Factors influencing length of hospital stay after primary total knee arthroplasty in a fast-track settingMathijssen, N.M.C., Verburg, H., van Leeuwen, C.C.G. et al.
The goal of this study was to identify factors prior to surgery that are associated with an increased length of hospital stay after TKA using a fast-track protocol.
Materials and methods
In total, 879 consecutive patients who underwent primary TKA were included in this retrospective cohort study. A length of stay greater than or equal to three nights was considered an increased length of hospital stay. Univariable and multivariable generalized linear mixed models were used to identify potential factors associated with increased length of hospital stay.
Length of hospital stay was significantly associated with age [OR 1.01 (95 % CI 1.01–1.02); p < 0.001], gender [female vs. male, OR 1.07 (95 % CI 1.00–1.15); p = 0.04], ASA [ASA III/IV vs. ASA I, OR 1.22 (95 % CI 1.06–1.39); p = 0.005], living situation (alone vs. together, OR 1.08 (95 % CI 1.00–1.16); p = 0.04], neurological comorbidities [OR 1.14 (95 % CI 1.06–1.23); p < 0.001], musculoskeletal comorbidities [OR 0.91 (95 % CI 0.85–0.97); p = 0.005], anaesthesia [spinal vs. general, OR 0.86 (95 % CI 0.76–0.97); p = 0.02], and weekday of surgery [Thursday vs. Monday, OR 1.12 (95 % CI 1.02–1.23); p = 0.02].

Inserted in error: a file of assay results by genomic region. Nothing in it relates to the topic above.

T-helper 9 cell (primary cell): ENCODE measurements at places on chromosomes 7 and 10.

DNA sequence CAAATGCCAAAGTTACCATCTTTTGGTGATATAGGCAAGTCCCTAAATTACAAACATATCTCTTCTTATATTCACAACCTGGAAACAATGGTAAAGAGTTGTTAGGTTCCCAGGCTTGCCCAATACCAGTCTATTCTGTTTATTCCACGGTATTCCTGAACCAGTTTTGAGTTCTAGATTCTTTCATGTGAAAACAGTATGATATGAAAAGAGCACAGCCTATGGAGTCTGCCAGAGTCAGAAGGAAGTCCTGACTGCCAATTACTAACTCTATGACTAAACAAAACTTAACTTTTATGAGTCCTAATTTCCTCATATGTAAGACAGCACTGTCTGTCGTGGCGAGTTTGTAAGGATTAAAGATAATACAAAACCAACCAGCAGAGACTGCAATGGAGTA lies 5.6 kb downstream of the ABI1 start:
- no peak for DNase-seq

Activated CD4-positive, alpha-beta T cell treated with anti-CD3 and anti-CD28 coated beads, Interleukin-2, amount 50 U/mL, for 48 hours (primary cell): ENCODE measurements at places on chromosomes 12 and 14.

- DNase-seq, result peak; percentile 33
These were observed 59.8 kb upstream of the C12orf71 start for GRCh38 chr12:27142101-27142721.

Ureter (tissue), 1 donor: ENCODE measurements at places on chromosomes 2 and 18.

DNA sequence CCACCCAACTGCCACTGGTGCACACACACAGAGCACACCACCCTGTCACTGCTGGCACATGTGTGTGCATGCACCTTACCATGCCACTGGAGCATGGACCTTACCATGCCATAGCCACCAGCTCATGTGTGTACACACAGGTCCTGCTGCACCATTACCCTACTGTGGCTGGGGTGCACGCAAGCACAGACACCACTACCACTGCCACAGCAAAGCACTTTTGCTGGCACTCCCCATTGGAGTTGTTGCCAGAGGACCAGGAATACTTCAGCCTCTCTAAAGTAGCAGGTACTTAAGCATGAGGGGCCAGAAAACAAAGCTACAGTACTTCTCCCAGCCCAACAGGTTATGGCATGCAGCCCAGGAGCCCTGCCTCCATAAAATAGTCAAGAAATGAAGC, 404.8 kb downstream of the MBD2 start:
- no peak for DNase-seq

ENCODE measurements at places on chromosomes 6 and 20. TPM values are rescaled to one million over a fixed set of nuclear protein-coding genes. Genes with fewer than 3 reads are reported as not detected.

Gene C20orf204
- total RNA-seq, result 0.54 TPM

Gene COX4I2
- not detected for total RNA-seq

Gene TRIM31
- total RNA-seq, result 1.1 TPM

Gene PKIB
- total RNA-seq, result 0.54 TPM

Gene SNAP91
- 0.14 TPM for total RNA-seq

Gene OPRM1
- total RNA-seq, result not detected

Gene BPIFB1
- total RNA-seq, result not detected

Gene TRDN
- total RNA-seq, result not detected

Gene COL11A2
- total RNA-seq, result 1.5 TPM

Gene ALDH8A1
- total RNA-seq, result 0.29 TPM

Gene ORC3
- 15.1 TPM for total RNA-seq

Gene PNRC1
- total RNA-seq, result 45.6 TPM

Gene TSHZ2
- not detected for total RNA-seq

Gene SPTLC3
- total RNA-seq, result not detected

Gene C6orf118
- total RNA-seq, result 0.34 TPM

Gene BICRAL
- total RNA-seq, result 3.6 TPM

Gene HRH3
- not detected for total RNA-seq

Older age, female gender, ASA III/IV, people living alone, the presence of neurological comorbidities, general anaesthesia and surgery on Thursday were associated with an increased length of hospital stay. In clinical practice, the knowledge of factors associated with an increased length of hospital stay can be used to further optimize peri-operative protocols for patients at risk for an increased length of hospital stay after TKA.
Level of evidence